Nathan [00:13:24] Jon Acuff in his book Finish actually addresses this that like perfectionism is the enemy of us getting anything done because it comes from a place of pride. And that’s what I often do. And discipling my family as I make such huge goals. Well, I’ll do it once I understand the Bible well enough. Well, I’m 40 and I think I should probably understand the Bible pretty well. And that’s honestly not a biblical standard like what Jesus says. It’s come to Me all who you excuse me, all of you who have the Old Testament memorized. In fact, that’s who He had his arguments with the most was the guys who had spent their time memorizing the Old Testament. Please do it. It’s beautiful and wonderful and God will use it. And that’s not where we start. That’s where we get in our regular journey. So how do we do the regular trusting of God with our joy and with our hope and with our individual purpose? We seek God together. We do it through prayer. We do the Scripture reading, we do it through worship, and we do it corporately and individually. So please keep your quiet time. That’s beautiful. I said, It’s no less than that. You do need personal time. But as a parent, I’ve been challenged. How do we do it? So I’ve mentioned before I do a devotional with Anna and the kids. We found the Louie Giglio. Amazing God. Oh, that’s not a word of it. I’m going to forget the name of it, but it’s how great is our God is like the series. And there’s three, maybe four now. And there’s 100 of them in there. They’re 5 minutes and there’s a scripture and there’s a truth about creation, which is neat. And then Anna’s been reading Psalms. One Psalm a day. And if you miss, you just pick up the next Psalm like it’s not a super legalistic thing. And I’ve been really challenged recently. And in Mere Christianity, this idea of just living out daily together. So read for 5 to 10 minutes. It doesn’t have to be an hour, it doesn’t have to be a sermon, it doesn’t have to be heavily prepped. It’s engaging God’s Word as God’s Word and doing it together. So that would be my challenge to you, because it’s been a challenge to me that we can trust in God for our hope and our joy, and not because we know all the answers and we know how to fix it. We’re not coming together to problem solve. We’re coming together to seek God and doing that as a family, as with our neighbors, as a church community, and bringing that to the forefront. And that’s going to be part of our abiding. Then it becomes a regular rhythm.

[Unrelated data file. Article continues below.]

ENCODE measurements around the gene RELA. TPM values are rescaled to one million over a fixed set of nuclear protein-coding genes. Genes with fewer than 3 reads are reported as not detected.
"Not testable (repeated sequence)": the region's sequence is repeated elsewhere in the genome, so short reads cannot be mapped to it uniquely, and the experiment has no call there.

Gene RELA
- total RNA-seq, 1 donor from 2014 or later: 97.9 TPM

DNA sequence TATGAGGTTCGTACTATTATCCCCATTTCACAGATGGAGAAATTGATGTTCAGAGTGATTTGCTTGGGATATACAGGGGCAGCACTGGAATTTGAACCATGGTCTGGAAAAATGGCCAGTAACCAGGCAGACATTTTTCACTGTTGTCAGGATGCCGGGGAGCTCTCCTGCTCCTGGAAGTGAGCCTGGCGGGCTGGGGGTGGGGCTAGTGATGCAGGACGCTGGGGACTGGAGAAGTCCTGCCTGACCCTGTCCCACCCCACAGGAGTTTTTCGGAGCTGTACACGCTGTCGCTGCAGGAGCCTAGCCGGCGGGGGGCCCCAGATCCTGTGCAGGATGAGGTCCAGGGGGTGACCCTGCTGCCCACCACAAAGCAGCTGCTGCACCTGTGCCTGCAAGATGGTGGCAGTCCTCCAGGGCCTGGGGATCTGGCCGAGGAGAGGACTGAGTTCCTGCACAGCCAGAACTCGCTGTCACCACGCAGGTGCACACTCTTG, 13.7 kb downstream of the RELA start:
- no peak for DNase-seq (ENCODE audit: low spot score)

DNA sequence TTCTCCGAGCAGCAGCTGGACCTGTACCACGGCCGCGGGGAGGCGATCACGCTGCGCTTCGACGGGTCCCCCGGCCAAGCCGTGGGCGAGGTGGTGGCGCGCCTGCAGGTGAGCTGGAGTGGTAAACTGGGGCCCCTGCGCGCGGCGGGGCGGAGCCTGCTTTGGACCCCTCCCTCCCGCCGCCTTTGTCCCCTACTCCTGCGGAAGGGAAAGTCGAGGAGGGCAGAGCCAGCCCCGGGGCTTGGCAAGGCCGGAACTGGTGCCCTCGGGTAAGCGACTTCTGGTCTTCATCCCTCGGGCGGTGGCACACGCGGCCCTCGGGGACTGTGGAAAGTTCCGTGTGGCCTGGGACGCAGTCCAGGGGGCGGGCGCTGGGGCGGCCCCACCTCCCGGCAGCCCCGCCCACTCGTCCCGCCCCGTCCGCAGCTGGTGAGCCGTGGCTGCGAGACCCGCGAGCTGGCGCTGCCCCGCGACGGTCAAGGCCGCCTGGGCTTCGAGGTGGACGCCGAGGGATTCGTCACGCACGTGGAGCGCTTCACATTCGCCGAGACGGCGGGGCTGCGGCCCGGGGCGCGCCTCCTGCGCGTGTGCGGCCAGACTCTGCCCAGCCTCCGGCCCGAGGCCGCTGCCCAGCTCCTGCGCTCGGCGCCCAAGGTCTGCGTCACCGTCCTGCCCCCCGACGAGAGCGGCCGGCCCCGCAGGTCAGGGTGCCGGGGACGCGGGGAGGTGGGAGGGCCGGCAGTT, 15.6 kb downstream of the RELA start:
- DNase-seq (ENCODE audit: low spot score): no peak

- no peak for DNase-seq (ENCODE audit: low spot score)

Nathan [00:15:33] The third then that we do is we get our digital world to operate at a pace that glorifies God. So the third one was prayerfully change the habits and behaviors that celebrate hurry. And this comes from the Ruthless Elimination of Hurry by John Mark Comar. That book was challenging to me. The quote that really stands out is this idea that technology encourages a lifestyle, specifically, digital tech in our modern world encourages a lifestyle that makes life move at a pace faster than our souls. And while that’s not necessarily a biblical concept, I think it’s a lovely image for what we’re doing. And by not biblical, I mean it’s not an explicitly biblical concept. It is, I believe, biblically accurate that there’s something about a lot of our digital tech that’s built around us. We talked about this with the eschatology of technology that there’s going to come a day when a lot of the tech we use and love is going to go away because it’s about efficiency or leveraging our own abilities. And it’s not that it’s not going to work anymore. It’s going to be like a lot of the tech we don’t use anymore. We don’t use the phonograph and we don’t use slide projectors or Betamax or floppy disks, not because they’re bad, because they no longer accomplish the purpose we need. If we need storage, we go to a, you know, terabyte and a thumb drive. We wirelessly upload to the cloud like we don’t need floppy disks anymore. I can listen through my phone or even through a record player. Don’t need a phonograph. They’re so limited in their capacity to meet my needs. Well, when I have eternity, I don’t need an airplane because the entire process in a perfect world is a joy. So what does it matter if it’s 30 years to walk someplace. Like that’s 30 years of complete joy to arrive at a destination that’s also joy. So I think when we think about hurry and about what is important, we often put a priority on is it efficient or does help me accomplish goals? And that’s fine as long as it’s efficiently using the time God’s given us. I think that’s great. But we do fall into this idea of like, Well, I need to grind this job. I need to work really hard either to impress God, to show Him that I’m worth it and then I’m good. And that was a good thing He saved me. Or because I have goals and I’ve asked God to join them and I want to like, thank you God for giving me this. Now I’ve got it from here. And that’s not biblical. It’s not good. It’s bad for our souls. And we didn’t see Jesus to it. Yes, Jesus used Roman roads, but we don’t have any evidence. He rode horses. In fact, Jesus did the opposite of riding horses to get from one space to another faster so he could share more gospel with more people. We saw Him walk. We saw Him intentionally delay. And we saw Him leave crowds, throngs of needy people to go abide with His Heavenly Father. We saw Him go to the quiet places, not just alone, but to solitude, to space where He could be fed and reminded of who God was and who He was, both as a Son of God and as a human who needed God. And this idea that He went in spite of the service, that He could have been doing. So that He could do the service He was called to. And I think that idea, their ruthless elimination of hurry, makes sure that our bodies don’t move faster than our souls. That we remain connected to the vine. That we don’t get so busy that we can’t remember to love our kids or our spouse or our coworkers or our enemies. Because as C.S. Lewis says, in Mere Christianity, when evil comes out of our hearts, we often blame it on. I was just really busy. I was going through a lot right then. I was really tired. I just wasn’t rested. And as Lewis points out, that’s exactly the time when you’re really being who you are. Like, Of course, anyone who knows something bad is going to happen will be able to fake their way through it. That’s a sign that we need to slow down and rest. And if our lives don’t allow it, we need to pray. And what does it look like? Maybe it’s a season. You got a new kid or a pair of kids, right? Sometimes twins or you’ve adopted or you’re working multiple jobs to keep, you know, bat down the fort and keep your family afloat. And I get it. Those are seasons. And we go through those seasons of trauma and seasons of hurt and seasons that aren’t optimal because we don’t always get the choice. But I’m specifically addressing people who do have the choice. Many of us are stressed out to the max and we are forgetting what it means to abide or feeling so stress that we can’t abide. Myself included. I do this. I can’t do a quiet time. Look at all the work I have to do. Look at the people that I need to reach for the gospel. And it sounds so righteous and so good. And it’s not. It’s evil and it’s prideful and it’s not trusting God. And so instead I have to carve out time to eliminate hurry, and I have to get rid of some practices I have that celebrate hurry in an unhealthy way. So that’s this piece as we look for how can we get a pace of life that better lines up with the gospel.